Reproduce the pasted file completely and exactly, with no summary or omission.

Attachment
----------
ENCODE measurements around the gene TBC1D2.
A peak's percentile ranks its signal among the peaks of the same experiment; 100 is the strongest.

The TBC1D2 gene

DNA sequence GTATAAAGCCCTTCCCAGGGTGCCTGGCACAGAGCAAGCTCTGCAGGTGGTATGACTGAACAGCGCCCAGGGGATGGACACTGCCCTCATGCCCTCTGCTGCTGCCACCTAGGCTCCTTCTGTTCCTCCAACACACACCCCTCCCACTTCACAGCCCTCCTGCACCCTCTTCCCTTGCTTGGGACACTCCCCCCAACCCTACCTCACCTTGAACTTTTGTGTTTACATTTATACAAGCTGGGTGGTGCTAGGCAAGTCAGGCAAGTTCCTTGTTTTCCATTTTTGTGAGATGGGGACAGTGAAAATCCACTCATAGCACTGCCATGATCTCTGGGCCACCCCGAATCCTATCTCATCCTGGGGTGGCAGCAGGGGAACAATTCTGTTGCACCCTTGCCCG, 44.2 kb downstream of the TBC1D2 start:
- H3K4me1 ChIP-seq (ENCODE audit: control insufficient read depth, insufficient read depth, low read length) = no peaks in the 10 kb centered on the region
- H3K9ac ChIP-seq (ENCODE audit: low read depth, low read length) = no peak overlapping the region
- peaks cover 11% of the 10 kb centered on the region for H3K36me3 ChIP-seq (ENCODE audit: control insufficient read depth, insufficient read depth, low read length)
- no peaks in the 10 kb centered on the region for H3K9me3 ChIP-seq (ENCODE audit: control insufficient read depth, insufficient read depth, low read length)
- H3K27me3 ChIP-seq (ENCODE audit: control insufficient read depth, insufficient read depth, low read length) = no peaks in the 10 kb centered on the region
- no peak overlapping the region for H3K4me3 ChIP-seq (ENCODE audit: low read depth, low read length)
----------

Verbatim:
ENCODE measurements around the gene TBC1D2.
A peak's percentile ranks its signal among the peaks of the same experiment; 100 is the strongest.

The TBC1D2 gene

DNA sequence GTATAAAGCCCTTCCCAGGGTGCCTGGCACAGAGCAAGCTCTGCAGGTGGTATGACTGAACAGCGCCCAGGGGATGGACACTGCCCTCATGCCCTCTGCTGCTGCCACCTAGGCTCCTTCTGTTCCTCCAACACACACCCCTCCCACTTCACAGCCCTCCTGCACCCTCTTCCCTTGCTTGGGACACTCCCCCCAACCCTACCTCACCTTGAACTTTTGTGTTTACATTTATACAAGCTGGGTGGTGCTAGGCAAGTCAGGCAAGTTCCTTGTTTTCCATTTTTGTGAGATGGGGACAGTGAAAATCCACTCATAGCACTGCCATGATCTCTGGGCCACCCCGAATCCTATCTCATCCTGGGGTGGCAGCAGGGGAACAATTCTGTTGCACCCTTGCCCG, 44.2 kb downstream of the TBC1D2 start:
- H3K4me1 ChIP-seq (ENCODE audit: control insufficient read depth, insufficient read depth, low read length) = no peaks in the 10 kb centered on the region
- H3K9ac ChIP-seq (ENCODE audit: low read depth, low read length) = no peak overlapping the region
- peaks cover 11% of the 10 kb centered on the region for H3K36me3 ChIP-seq (ENCODE audit: control insufficient read depth, insufficient read depth, low read length)
- no peaks in the 10 kb centered on the region for H3K9me3 ChIP-seq (ENCODE audit: control insufficient read depth, insufficient read depth, low read length)
- H3K27me3 ChIP-seq (ENCODE audit: control insufficient read depth, insufficient read depth, low read length) = no peaks in the 10 kb centered on the region
- no peak overlapping the region for H3K4me3 ChIP-seq (ENCODE audit: low read depth, low read length)